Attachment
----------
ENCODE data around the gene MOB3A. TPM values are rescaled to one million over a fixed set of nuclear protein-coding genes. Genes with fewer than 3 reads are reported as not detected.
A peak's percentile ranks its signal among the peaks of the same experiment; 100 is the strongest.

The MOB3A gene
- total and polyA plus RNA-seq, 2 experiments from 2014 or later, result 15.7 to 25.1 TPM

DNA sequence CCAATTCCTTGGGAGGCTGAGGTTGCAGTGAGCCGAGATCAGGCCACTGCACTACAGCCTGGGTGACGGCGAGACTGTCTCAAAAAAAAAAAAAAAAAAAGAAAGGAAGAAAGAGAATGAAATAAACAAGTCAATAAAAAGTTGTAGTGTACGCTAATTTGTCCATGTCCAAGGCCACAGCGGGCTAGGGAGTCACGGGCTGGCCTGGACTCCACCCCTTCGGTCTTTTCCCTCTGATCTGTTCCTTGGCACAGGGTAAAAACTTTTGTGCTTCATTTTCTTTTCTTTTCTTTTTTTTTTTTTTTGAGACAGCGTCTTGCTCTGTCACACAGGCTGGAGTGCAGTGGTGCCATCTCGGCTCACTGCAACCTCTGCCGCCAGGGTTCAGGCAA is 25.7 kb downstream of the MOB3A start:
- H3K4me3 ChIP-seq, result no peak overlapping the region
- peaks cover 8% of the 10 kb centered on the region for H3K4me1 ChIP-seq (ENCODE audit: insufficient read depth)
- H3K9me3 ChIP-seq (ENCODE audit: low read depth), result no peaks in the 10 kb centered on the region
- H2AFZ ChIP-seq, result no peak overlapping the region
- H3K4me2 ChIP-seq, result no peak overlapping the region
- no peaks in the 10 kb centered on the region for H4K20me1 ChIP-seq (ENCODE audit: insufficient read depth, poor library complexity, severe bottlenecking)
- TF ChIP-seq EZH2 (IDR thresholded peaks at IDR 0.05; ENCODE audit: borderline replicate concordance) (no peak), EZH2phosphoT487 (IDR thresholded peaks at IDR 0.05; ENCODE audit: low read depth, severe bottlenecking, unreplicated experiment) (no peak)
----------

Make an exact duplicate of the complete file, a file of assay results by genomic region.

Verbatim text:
ENCODE data around the gene MOB3A. TPM values are rescaled to one million over a fixed set of nuclear protein-coding genes. Genes with fewer than 3 reads are reported as not detected.
A peak's percentile ranks its signal among the peaks of the same experiment; 100 is the strongest.

The MOB3A gene
- total and polyA plus RNA-seq, 2 experiments from 2014 or later, result 15.7 to 25.1 TPM

DNA sequence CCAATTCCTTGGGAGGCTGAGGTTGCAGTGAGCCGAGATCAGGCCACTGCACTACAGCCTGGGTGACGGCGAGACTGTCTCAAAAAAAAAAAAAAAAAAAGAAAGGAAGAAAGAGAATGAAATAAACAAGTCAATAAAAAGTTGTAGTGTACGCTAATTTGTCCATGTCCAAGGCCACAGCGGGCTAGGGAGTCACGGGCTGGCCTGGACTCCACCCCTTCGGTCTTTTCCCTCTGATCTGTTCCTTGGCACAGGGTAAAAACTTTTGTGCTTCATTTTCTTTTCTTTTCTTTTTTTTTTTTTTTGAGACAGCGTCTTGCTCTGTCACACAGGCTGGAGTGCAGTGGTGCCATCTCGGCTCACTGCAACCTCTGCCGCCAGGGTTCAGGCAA is 25.7 kb downstream of the MOB3A start:
- H3K4me3 ChIP-seq, result no peak overlapping the region
- peaks cover 8% of the 10 kb centered on the region for H3K4me1 ChIP-seq (ENCODE audit: insufficient read depth)
- H3K9me3 ChIP-seq (ENCODE audit: low read depth), result no peaks in the 10 kb centered on the region
- H2AFZ ChIP-seq, result no peak overlapping the region
- H3K4me2 ChIP-seq, result no peak overlapping the region
- no peaks in the 10 kb centered on the region for H4K20me1 ChIP-seq (ENCODE audit: insufficient read depth, poor library complexity, severe bottlenecking)
- TF ChIP-seq EZH2 (IDR thresholded peaks at IDR 0.05; ENCODE audit: borderline replicate concordance) (no peak), EZH2phosphoT487 (IDR thresholded peaks at IDR 0.05; ENCODE audit: low read depth, severe bottlenecking, unreplicated experiment) (no peak)